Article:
Several hours after the shooting began, hostages started exiting the building and police declared the gunman dead.
By 1:30 p.m., police began escorting people out of the building, but continued to treat the building as a crime scene where the shooter might still be lurking.
The American Civic Association released a statement early Saturday morning.
"We are stricken with grief about today's horrific assault and share this grief with the victims' families, our community and the entire nation."
Eyewitness Nick Masucci, a community college student and Binghamton resident, said he watched as many as 20 people exit the building and get patted down by police.
"They look like immigrants, lots of different cultures coming out of there. Some people are getting patted down. The police are taking a lot of precautions, they're still taking cover," he said.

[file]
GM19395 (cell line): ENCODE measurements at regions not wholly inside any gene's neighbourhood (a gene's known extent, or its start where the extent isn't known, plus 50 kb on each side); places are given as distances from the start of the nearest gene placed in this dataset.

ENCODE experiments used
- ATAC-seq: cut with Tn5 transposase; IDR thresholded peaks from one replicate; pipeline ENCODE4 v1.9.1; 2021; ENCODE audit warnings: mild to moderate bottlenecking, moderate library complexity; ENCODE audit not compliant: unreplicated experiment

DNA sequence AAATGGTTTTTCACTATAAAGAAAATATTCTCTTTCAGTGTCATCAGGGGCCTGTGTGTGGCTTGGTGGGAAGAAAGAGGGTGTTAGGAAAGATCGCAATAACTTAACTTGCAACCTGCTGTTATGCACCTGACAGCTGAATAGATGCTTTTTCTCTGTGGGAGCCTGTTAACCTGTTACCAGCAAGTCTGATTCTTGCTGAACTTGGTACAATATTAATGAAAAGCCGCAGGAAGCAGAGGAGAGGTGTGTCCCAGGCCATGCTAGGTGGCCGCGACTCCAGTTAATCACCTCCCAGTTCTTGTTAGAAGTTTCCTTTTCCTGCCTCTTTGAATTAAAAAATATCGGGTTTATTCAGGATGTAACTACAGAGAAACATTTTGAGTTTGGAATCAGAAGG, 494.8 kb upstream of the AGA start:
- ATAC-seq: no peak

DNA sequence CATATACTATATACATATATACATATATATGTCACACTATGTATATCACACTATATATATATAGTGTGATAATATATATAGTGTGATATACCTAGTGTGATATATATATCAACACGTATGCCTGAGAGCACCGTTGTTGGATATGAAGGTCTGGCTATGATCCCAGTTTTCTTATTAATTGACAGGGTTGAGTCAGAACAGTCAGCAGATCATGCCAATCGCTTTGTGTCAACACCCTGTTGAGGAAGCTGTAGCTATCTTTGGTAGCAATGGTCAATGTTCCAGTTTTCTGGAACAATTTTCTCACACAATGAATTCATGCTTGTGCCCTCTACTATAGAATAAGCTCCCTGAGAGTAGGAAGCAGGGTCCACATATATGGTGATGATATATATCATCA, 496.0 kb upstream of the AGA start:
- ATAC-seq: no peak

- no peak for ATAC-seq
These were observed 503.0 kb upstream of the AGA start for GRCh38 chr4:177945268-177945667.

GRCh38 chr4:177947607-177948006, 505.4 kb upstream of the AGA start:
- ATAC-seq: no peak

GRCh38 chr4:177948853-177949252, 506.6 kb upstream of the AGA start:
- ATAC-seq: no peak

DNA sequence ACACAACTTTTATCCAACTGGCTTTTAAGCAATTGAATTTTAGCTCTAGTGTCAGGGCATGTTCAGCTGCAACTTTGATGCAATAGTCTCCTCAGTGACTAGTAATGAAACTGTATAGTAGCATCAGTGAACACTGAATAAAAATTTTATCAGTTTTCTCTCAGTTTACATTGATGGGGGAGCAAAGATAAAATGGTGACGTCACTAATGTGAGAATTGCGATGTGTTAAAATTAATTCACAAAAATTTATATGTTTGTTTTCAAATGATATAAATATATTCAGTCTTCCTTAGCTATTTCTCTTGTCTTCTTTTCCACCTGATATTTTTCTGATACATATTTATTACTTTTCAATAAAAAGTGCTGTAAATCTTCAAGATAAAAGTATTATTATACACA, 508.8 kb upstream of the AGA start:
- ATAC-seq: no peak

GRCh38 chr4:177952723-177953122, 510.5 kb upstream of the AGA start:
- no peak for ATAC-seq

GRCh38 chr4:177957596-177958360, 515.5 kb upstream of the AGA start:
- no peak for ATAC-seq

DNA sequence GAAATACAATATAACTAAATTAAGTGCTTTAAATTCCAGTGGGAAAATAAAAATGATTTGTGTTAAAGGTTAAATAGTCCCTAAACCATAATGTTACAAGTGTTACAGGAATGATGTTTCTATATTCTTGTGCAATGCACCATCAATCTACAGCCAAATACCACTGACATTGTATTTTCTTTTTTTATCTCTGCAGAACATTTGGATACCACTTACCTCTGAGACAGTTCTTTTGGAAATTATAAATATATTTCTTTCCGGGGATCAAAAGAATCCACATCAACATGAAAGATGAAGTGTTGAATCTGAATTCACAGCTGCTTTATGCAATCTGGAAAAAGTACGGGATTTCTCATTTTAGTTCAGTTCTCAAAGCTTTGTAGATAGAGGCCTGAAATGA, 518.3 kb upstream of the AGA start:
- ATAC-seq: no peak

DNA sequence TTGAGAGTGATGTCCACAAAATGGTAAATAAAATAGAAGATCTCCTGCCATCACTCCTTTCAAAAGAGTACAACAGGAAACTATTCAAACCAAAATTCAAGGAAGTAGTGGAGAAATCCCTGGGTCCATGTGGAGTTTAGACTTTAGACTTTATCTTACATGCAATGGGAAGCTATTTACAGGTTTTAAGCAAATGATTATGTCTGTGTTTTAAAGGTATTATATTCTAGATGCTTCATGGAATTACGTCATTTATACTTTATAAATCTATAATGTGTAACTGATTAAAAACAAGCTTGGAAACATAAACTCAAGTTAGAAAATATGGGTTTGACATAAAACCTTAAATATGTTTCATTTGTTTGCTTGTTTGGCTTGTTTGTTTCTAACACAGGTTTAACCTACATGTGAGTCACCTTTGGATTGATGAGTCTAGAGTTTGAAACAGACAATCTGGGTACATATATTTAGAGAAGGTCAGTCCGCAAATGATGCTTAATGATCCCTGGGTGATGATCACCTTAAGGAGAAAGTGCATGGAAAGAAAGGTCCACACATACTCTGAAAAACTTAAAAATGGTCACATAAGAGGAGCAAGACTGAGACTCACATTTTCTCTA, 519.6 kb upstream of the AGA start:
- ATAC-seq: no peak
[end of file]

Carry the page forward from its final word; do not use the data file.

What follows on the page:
Several people were removed from the building on stretchers. Others left with their hands on their heads and were searched by police.
Earlier Friday, police called Broome Community College to find someone who could speak fluent Vietnamese to "assist police with translation," said college spokesman Richard David.
People were told in nearby buildings to stay away from windows and Binghamton High School is under a lockdown as police use the school as a staging area. The school is a block and a half away from the shooting site.
President Obama issued a statement from the NATO summit he was attending in France.
"Michelle and I were shocked and deeply saddened to learn about the act of senseless violence in Binghamton, N.Y., today. Our thoughts and prayers go out to the victims, their families and the people of Binghamton," he said.
New York Gov. David Paterson called the shooting "the worst tragedy and senseless crime in the history of the city."
"We all just have profound sorrow and sadness," he said.
Additonal reporting by ABC News' Ned Potter and Ki Mae Heussner, as did the Associated Press.